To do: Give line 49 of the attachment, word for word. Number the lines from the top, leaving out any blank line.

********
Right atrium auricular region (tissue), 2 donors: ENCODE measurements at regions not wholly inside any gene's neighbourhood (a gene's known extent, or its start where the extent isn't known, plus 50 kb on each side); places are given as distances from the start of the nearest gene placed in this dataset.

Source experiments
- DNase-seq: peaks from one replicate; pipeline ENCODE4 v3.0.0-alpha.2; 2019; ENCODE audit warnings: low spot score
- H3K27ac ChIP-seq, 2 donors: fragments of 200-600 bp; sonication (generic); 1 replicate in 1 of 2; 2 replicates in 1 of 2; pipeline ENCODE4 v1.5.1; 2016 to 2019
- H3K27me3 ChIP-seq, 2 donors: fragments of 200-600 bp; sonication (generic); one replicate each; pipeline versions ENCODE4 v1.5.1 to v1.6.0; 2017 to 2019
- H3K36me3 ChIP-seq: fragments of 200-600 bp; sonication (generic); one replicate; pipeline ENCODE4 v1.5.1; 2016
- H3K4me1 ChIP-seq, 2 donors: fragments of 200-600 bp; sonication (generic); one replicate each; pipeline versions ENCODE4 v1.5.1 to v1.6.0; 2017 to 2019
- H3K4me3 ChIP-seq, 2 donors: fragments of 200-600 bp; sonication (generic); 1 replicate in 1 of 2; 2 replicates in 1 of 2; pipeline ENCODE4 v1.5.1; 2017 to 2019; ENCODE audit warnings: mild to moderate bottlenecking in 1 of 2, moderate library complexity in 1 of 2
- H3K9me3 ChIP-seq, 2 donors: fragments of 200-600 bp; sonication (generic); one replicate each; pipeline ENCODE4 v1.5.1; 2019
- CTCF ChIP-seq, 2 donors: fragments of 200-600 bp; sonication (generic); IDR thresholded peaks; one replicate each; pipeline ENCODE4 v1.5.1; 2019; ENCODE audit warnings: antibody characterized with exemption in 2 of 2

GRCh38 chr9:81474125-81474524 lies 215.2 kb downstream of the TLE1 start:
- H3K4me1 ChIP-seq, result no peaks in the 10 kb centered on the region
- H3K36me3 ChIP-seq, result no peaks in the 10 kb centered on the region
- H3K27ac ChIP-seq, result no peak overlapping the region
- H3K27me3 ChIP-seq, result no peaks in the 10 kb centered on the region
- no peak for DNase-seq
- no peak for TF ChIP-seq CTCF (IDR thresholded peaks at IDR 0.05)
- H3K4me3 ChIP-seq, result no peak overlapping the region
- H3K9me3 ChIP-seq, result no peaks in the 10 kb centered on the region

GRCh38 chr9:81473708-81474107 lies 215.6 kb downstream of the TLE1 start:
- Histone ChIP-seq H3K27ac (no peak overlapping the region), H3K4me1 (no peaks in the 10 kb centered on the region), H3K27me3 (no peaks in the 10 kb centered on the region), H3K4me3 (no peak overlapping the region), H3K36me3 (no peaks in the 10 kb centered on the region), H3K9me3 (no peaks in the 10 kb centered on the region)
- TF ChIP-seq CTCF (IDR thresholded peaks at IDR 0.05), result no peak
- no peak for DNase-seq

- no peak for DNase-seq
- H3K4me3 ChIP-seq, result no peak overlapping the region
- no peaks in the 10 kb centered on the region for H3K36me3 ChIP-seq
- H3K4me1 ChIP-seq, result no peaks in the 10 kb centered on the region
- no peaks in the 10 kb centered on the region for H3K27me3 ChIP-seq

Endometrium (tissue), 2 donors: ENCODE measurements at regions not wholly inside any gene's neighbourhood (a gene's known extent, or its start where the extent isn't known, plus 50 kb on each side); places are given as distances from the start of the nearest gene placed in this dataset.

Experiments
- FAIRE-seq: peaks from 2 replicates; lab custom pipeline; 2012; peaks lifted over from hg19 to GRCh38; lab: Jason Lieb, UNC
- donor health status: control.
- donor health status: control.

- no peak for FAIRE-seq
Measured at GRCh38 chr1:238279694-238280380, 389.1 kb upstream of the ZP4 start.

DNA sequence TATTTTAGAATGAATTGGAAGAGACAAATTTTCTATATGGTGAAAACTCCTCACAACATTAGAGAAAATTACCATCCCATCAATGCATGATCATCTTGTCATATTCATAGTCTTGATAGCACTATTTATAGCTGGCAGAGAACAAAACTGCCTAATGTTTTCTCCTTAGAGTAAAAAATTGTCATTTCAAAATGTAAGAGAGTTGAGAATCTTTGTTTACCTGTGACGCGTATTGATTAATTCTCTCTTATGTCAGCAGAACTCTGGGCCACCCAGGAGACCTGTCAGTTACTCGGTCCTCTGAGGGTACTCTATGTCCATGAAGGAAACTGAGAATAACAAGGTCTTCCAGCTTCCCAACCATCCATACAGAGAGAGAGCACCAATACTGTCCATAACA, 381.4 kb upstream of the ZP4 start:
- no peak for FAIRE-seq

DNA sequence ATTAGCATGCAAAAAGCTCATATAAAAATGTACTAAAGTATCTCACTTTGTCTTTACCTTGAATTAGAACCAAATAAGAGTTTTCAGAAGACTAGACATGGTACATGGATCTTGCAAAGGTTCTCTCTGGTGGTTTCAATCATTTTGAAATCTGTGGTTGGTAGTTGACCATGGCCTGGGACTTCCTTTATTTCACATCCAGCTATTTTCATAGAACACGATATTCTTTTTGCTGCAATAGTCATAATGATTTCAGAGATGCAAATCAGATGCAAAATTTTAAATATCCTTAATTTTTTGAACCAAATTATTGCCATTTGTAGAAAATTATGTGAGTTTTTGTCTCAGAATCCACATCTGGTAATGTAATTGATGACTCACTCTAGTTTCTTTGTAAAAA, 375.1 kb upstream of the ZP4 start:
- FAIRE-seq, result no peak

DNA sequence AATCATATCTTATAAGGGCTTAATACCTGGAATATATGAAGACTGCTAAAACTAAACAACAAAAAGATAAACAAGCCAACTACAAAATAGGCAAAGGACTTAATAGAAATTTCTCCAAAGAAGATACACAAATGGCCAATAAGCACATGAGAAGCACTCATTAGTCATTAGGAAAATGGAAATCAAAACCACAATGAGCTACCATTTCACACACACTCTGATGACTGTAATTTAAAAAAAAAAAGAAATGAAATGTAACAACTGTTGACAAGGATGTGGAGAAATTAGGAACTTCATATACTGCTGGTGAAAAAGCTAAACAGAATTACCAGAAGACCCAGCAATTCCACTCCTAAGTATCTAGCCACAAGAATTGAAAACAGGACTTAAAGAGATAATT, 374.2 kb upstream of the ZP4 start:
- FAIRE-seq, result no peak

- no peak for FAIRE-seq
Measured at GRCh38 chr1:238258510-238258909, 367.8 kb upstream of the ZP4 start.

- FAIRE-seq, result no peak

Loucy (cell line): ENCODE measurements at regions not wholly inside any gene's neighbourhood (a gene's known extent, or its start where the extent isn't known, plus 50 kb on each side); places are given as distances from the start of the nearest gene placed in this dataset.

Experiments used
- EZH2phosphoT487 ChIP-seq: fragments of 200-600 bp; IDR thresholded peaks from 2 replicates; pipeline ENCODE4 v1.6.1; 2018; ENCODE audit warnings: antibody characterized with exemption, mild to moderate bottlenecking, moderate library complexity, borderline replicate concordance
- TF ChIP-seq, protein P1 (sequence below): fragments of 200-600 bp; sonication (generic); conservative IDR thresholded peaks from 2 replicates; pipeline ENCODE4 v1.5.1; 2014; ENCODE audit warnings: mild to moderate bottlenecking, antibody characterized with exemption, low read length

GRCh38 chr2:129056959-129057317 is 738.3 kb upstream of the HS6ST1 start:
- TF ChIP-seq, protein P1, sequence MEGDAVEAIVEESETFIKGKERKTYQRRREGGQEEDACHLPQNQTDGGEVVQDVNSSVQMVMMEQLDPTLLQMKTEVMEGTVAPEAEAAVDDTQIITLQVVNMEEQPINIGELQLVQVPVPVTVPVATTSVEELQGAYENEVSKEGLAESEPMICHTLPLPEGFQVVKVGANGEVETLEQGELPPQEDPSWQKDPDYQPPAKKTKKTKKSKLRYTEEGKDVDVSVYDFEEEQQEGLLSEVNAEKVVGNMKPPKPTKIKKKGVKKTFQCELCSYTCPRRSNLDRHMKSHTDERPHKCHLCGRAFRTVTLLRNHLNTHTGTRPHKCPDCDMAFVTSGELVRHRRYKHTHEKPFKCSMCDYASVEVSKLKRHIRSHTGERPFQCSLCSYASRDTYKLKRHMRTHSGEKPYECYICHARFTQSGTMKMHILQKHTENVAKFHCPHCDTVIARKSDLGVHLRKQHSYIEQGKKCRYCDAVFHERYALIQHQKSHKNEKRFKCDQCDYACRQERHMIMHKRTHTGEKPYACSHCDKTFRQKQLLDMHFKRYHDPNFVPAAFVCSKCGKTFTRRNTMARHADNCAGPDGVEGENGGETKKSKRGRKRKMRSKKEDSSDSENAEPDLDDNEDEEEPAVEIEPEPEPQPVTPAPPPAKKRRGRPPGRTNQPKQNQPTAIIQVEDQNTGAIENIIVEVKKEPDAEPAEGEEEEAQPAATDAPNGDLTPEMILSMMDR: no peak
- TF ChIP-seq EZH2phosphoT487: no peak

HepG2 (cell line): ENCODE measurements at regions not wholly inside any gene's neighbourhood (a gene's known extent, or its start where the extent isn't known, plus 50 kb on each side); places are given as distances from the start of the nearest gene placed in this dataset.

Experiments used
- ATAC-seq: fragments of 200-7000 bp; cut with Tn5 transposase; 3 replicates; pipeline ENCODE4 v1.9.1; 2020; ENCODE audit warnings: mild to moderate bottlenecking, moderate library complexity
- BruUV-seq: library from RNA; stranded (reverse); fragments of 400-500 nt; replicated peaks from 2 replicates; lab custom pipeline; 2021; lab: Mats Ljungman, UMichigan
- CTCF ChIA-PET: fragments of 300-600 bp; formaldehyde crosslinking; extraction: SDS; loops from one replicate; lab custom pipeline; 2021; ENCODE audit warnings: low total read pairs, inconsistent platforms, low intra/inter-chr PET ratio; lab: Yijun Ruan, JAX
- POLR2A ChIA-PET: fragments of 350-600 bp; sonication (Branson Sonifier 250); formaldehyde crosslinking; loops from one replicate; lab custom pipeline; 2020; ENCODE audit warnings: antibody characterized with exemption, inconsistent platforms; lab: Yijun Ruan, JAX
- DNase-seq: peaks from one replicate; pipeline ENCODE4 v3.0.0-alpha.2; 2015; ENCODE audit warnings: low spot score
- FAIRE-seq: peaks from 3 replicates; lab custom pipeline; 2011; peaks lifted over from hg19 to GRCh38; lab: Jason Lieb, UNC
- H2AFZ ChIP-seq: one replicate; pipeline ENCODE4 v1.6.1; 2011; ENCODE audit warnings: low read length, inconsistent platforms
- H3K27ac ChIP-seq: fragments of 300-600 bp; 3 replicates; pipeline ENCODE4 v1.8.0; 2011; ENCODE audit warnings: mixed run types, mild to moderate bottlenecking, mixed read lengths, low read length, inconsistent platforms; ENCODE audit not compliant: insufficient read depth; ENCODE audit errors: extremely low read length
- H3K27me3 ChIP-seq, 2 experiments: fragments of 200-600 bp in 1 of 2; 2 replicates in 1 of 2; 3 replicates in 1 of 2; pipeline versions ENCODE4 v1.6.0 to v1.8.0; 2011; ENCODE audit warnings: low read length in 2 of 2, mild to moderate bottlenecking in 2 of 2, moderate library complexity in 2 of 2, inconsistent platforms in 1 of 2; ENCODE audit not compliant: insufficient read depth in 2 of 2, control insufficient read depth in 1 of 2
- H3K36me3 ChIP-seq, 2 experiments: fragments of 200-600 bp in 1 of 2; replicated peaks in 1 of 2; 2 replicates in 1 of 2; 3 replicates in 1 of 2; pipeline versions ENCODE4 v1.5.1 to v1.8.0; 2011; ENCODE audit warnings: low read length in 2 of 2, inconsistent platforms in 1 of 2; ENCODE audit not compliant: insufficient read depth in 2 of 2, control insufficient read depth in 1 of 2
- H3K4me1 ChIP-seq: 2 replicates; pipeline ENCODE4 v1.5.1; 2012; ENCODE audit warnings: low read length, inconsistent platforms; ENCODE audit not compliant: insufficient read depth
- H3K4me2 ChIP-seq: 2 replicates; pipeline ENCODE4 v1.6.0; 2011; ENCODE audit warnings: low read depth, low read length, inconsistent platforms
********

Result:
GRCh38 chr2:129056959-129057317 is 738.3 kb upstream of the HS6ST1 start: